The idea for the class and the technology lab began well before there was any talk of COVID-19 or social distancing, of course. “The entire time I was here, I was a part of a theatre company that was entirely student-driven, and we used to do really experimental things,” said Bradley, who has built a steady film, television, and commercial career (including working as the national spokesperson for Staples) after graduating from Tisch in 2005. “When I was in a position to give back, I approached the university about offering a grant for a new student-driven, technology-incorporated course.”
Three years ago, Bradley met with Tisch drama chair Rubén Polendo to discuss creating a course that included a lab where students can experiment with new technology like VR. They first started creating what they called the Innovation Lab, an extracurricular space for students to come together, as an experiment to gauge student interest.
“I always take the lead from students,” Polendo said. “After these collaborations that we did, students leaned into it, and it became a really cool idea to involve other leaders in the field around innovation.”
He and Rachel Friedman, a program administrator and adjunct instructor at NYU Tisch, helped develop these broader ideas into a class, curate the guest instructors, and bring in industry partners. The first class began in January with an eye toward introducing the students to a different technology and having them find ways to integrate it into live performance.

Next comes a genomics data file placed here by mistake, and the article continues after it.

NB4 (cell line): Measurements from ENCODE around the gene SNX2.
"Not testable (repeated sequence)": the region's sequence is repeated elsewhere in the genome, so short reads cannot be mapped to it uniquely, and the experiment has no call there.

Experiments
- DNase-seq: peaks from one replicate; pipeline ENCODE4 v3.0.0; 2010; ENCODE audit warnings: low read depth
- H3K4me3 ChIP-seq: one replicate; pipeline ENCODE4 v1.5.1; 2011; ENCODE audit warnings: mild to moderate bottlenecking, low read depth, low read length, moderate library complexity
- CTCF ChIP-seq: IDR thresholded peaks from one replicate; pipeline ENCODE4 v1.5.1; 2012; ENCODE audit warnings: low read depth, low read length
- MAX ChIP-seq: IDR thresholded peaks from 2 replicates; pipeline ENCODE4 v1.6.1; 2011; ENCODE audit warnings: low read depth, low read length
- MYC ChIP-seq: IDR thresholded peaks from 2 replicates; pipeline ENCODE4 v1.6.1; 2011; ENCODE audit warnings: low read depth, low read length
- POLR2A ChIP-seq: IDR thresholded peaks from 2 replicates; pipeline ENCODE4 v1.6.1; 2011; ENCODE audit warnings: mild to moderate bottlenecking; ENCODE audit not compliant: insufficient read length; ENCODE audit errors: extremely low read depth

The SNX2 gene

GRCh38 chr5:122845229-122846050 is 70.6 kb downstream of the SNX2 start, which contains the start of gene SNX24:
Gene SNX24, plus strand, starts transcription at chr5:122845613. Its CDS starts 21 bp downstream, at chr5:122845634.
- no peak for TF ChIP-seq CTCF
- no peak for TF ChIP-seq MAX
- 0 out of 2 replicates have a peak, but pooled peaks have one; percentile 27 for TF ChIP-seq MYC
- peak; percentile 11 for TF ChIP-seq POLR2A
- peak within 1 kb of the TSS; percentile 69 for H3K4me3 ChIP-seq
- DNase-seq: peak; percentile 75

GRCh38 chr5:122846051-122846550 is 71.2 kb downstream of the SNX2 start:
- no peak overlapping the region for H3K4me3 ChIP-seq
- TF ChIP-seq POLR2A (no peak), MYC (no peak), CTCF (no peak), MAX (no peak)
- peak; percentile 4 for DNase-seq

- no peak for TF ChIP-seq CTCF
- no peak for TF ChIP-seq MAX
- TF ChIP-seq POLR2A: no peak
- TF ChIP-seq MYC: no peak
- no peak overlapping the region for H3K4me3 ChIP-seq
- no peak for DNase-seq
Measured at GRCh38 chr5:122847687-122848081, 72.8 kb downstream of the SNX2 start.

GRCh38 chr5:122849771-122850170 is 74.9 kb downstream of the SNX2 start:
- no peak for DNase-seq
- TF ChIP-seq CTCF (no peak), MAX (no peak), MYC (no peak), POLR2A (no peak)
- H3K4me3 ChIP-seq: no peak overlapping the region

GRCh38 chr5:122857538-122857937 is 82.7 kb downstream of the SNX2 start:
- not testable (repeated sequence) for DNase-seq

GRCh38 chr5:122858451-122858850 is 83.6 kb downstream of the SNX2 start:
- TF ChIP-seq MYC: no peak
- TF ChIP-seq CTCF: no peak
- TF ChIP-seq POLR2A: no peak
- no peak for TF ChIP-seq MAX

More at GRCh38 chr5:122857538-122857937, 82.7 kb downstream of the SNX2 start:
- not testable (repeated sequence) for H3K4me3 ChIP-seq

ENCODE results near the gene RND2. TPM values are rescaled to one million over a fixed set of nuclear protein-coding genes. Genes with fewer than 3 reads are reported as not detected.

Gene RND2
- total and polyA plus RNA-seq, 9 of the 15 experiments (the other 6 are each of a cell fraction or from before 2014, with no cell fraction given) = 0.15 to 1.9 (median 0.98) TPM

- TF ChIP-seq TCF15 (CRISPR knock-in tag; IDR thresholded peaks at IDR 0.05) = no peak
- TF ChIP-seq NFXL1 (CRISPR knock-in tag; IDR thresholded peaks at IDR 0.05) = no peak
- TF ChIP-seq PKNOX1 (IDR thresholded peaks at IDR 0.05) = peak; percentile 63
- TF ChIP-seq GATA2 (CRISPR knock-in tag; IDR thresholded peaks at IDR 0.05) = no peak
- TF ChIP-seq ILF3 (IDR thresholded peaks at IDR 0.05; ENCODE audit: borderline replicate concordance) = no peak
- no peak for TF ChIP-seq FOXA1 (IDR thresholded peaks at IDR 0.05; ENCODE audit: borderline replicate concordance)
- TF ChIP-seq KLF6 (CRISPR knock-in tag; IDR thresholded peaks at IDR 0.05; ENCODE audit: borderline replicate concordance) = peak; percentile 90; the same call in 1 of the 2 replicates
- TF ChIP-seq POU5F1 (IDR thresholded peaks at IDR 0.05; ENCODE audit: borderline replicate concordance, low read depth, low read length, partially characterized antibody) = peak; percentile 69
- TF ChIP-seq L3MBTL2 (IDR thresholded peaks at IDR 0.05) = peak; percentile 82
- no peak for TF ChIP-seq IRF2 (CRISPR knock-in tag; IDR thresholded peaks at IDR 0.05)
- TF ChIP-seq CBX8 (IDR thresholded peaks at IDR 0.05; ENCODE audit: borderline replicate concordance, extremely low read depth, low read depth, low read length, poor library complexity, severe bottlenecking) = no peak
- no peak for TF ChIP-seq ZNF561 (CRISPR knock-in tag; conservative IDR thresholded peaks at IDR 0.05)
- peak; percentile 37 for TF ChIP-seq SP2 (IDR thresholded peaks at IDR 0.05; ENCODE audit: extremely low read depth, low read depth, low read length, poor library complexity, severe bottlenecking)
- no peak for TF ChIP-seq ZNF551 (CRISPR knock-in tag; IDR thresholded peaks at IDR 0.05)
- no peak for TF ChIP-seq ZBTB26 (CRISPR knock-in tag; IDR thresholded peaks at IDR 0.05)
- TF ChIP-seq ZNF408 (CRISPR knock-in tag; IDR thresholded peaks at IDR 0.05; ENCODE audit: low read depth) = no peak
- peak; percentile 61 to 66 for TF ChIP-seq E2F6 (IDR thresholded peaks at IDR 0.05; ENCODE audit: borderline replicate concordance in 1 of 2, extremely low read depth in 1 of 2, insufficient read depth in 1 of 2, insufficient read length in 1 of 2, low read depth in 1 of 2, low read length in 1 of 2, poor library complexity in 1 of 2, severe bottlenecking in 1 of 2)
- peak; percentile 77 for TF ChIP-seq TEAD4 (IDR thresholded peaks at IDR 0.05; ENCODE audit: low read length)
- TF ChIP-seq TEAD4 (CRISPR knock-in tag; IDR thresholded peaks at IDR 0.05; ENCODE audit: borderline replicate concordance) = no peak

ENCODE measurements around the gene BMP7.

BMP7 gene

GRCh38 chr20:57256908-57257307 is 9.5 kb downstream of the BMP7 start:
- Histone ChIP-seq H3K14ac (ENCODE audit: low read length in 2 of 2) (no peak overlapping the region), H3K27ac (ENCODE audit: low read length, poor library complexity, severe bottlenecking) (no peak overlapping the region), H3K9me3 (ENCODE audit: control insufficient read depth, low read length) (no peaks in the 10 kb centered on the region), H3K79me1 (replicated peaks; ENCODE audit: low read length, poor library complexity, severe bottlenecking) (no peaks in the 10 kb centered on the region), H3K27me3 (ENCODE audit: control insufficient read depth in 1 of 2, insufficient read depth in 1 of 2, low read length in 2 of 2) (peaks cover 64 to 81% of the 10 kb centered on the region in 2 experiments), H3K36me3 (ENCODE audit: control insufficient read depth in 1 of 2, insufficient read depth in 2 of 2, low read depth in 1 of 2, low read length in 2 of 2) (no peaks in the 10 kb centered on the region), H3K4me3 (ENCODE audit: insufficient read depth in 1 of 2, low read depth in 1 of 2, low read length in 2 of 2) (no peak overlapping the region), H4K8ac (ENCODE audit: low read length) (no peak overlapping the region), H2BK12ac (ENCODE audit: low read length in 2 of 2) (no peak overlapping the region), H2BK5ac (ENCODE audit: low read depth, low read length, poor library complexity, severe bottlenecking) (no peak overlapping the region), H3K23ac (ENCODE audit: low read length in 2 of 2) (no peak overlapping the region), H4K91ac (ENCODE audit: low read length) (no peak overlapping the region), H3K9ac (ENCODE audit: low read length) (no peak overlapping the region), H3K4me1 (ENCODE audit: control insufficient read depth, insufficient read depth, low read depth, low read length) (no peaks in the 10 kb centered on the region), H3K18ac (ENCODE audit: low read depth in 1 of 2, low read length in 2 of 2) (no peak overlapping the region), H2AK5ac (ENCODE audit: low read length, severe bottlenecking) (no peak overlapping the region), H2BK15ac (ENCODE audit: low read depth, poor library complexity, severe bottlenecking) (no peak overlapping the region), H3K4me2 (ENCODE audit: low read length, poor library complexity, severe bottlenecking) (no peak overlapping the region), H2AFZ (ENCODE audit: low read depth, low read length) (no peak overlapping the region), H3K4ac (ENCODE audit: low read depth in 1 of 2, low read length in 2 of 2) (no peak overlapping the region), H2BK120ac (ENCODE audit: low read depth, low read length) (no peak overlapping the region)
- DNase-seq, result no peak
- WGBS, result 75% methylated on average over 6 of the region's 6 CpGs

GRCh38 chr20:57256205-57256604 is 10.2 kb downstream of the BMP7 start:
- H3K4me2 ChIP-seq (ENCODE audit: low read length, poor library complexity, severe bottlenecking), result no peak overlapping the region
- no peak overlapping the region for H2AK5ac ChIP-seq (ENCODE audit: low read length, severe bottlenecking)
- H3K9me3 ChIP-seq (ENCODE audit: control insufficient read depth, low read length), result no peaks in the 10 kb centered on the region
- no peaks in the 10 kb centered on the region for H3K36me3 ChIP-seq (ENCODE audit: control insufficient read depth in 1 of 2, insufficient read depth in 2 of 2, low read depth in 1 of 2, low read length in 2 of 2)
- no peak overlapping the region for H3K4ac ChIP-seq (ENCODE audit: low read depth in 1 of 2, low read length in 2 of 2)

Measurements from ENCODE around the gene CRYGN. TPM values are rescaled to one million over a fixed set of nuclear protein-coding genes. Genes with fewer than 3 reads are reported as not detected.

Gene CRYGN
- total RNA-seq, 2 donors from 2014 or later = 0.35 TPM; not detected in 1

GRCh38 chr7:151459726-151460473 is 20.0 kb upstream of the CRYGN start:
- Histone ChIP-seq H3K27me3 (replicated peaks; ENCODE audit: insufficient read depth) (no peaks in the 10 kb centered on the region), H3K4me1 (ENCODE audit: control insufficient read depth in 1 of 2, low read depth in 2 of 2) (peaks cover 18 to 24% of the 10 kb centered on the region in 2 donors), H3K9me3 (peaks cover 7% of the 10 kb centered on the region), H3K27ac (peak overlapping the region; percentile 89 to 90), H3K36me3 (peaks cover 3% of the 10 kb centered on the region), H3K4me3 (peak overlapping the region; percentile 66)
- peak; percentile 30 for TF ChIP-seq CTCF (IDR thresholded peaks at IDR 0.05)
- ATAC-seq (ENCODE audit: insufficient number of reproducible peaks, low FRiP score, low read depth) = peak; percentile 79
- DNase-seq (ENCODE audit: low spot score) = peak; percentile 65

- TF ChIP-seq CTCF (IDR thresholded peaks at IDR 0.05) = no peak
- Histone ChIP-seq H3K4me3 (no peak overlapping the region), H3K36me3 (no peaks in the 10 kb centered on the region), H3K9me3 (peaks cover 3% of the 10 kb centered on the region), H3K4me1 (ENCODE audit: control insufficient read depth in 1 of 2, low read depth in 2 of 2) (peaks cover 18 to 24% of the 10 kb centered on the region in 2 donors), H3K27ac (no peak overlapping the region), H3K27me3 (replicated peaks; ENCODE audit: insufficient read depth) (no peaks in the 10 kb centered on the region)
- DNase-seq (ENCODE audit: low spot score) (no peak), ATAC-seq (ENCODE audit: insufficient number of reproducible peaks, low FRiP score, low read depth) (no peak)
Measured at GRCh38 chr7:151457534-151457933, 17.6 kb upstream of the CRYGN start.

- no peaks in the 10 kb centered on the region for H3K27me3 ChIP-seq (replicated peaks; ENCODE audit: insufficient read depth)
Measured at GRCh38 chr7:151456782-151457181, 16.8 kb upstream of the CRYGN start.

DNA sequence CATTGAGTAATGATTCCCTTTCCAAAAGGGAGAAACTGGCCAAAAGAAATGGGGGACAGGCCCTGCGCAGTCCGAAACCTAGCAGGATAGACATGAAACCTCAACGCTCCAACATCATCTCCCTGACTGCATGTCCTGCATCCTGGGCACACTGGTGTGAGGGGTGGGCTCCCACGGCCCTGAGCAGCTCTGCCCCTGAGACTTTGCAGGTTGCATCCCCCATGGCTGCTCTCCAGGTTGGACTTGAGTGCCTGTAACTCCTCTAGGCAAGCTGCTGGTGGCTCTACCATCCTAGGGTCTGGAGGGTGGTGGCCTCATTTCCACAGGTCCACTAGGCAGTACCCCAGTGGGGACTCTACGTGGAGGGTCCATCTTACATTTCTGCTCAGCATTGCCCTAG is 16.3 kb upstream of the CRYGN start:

“The idea for the course stemmed from this desire to have students thinking ahead to the future of entertainment and technology and what those intersections might look like,” Friedman said. “It was totally circumstance or luck that the students happened to have just started a VR section with Facebook’s Oculus team and had just gotten their headsets the week before we went online.”
The goal this semester’s curriculum isn’t product oriented and will not culminate with a final performance. Instead, the students are workshopping and exploring the technology so they can come up with their own pitch on merging technology and live performances. In fact, BroadwayHD also worked with the class to experiment with the different ways technology could be used to enhance the digital capture or live streaming of live productions.
“The marriage between the technology and the theatre has been ongoing,” said BroadwayHD co-founder Stewart Lane. “Being sheltered like we have been because of the virus, we’ve just expedited that process by about 10 years.”
Polendo is similarly enthusiastic about the prescience of these capabilities. “Who knew it would become such a vital moment?” he said. “The timing is extraordinary!”
Utkarsha Laharia is a Goldring Arts Journalism graduate student at Syracuse University.
Support American Theatre: a just and thriving theatre ecology begins with information for all. Please join us in this mission by making a donation to our publisher, Theatre Communications Group. When you support American Theatre magazine and TCG, you support a long legacy of quality nonprofit arts journalism. Click here to make your fully tax-deductible donation today!